Graveyard Fields

Graveyard Fields is a ghostly, but enriching landscape that leaves me feeling very large, yet very insignificant at the same time.

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Graveyard Fields, 36″ x 48″ x 3″, Mixed media collage painting on deep wood panel

This new painting was inspired by a hike in late August along a trail called Graveyard Field in the Blue Ridge Mountains. It’s a flat mountain valley just off the parkway surrounded by mountains like Black Balsam Knob, Tennent Mountain, and Sam Knob. The day we hiked the goldenrod was already evident as were the wild blueberries, and many people left carrying overflowing hats, pails, and milk jugs.

It was an easy hike except for the climb to the falls, but I was most fascinated by the boardwalks that keep the trail elevated in areas that tend to flood—and the flatness even though you are at 5,000 feet elevation. The Park Service history says the name may have come from a windstorm fell that downed hundreds of trees or extensive logging in the early 1900’s. Either way the stumps eventually resembled moss-covered graves. Later fires devastated the entire valley, apparently heating the soil enough to sterilize it so that plants had difficulty growing. Now some trees, shrubs, and grasslands are slowly thriving.

It is a ghostly landscape, but an enriching one as well. Like most of my trips into the woods I leave feeling very large, yet very insignificant at the same time—and very much at peace.

 

Connections

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Detail of “Fight Song,”mixed media on board, 36″ x 24”

This past weekend was the second time in as many weeks that I visited my mother and she did not know me. There are many possible reasons for this—medication, the progression of her Lewy Body Dementia, the fact that she is waking from a deep sleep.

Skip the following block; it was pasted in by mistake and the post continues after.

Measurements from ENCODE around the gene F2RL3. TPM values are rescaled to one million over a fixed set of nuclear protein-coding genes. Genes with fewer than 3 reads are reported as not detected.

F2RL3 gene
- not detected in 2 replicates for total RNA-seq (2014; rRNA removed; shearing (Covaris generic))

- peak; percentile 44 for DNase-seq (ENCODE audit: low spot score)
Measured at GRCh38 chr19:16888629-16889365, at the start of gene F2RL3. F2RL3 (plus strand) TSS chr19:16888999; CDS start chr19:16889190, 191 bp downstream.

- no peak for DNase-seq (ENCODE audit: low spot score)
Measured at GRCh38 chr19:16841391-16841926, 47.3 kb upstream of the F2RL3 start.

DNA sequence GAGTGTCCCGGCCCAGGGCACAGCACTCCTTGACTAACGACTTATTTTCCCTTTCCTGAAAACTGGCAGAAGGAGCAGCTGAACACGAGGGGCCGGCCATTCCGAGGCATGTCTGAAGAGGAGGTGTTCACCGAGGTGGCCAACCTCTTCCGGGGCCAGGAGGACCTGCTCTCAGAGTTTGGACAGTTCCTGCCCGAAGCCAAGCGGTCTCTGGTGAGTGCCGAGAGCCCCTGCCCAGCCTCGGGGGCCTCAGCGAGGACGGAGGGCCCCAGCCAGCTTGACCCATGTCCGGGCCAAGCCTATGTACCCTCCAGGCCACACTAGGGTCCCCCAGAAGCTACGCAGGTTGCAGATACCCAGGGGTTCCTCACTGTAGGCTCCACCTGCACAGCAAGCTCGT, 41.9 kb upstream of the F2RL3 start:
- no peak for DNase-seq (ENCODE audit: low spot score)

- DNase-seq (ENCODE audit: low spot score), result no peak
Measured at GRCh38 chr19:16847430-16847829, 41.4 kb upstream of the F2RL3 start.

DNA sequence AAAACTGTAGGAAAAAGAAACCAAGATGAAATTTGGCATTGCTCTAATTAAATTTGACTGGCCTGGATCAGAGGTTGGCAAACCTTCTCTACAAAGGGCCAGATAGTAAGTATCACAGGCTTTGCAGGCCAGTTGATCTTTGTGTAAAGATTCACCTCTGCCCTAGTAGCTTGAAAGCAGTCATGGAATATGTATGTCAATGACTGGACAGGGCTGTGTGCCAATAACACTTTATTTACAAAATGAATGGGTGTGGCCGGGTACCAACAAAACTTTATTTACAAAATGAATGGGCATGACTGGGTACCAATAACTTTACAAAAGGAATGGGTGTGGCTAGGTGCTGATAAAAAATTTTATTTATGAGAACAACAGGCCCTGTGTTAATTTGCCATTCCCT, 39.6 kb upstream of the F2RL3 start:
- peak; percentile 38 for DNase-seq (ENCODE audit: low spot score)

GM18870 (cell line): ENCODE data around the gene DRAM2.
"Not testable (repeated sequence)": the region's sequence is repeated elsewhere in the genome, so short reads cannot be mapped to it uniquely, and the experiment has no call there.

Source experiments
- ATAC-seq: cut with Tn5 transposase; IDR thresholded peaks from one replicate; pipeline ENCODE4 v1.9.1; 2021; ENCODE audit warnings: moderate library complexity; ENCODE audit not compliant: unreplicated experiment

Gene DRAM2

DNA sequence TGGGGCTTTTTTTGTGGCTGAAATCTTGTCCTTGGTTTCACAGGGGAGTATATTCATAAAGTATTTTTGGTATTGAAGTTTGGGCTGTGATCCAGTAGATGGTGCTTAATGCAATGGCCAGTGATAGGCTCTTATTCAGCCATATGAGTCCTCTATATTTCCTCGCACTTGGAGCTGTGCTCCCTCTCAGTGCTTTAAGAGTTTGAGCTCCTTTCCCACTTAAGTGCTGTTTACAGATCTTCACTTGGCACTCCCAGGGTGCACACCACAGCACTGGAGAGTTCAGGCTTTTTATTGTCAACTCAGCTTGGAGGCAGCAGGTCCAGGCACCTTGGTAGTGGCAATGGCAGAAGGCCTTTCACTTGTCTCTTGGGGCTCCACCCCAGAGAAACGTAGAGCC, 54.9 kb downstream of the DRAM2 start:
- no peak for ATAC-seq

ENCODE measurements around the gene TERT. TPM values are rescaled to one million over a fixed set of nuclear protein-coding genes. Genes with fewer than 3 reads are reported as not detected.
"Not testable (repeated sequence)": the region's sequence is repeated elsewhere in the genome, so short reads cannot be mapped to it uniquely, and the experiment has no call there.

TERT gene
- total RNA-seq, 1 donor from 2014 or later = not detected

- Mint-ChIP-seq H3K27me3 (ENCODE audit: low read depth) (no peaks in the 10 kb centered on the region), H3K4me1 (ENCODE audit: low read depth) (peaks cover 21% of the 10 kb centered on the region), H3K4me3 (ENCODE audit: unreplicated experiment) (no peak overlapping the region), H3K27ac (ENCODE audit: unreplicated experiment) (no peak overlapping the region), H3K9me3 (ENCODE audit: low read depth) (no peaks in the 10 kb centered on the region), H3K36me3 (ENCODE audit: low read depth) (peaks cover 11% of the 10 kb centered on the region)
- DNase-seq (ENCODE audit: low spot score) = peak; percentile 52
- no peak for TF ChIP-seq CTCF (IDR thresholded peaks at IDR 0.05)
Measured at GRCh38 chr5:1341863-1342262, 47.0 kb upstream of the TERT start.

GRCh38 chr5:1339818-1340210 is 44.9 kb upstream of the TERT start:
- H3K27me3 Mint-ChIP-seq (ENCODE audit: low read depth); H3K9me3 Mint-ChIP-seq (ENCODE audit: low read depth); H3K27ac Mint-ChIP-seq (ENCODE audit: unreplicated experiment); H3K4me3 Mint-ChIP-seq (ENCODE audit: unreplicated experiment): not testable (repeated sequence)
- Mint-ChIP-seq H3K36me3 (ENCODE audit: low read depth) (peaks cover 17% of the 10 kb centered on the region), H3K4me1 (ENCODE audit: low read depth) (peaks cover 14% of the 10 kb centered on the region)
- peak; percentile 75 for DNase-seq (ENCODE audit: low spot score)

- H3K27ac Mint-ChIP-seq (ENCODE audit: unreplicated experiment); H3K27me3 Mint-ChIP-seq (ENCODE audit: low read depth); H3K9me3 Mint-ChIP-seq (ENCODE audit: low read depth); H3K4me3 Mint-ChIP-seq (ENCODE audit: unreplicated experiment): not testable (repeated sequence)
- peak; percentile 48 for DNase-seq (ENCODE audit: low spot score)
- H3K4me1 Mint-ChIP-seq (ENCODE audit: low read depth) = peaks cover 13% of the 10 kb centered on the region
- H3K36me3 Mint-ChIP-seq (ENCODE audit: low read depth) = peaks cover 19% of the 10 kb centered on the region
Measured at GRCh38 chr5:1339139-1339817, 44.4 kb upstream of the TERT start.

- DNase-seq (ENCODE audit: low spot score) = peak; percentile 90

It saddens me in many ways, but once I tell her who I am and help her connect, there is lucid conversation. When I tell her about my four-month-old grandson’s crying and tummy troubles, she remembers my brother (who died in August). Then she says: “You were no trouble, always happy.” Of course, this is not what she said while I was growing up or what she would have said a few months ago, but it is lovely to hear. I have to fight the tears because I want us to talk about happy memories, and I want to keep her connected to family as long as I can.

So how does this relate to art? I think it has to do with the layers that I texture, paint, and collage. I was reminded of this when teaching a workshop this past weekend. My paintings have so many layers, some of which I like and some of which I don’t. I may bring one to the surface and then decide I don’t like it or don’t like part of it. Or I may create a layer that is a combination of what is below and the new elements I add to the top.

Putting something new on the surface doesn’t change that initial layer; it just adds to it, making it richer, more complex.  The layers connect each idea, but allow me to focus on what is most important. Life is like that too.

The Rewards of Sharing

"Dual Duty," 16" x 20," mixed media on deep wood panel
“Dual Duty,” 16″ x 20,” mixed media on deep wood panel

Sometimes I forget to share. I stay in the studio painting and don’t enter shows, teach classes, or volunteer to talk to groups. It becomes a bad habit.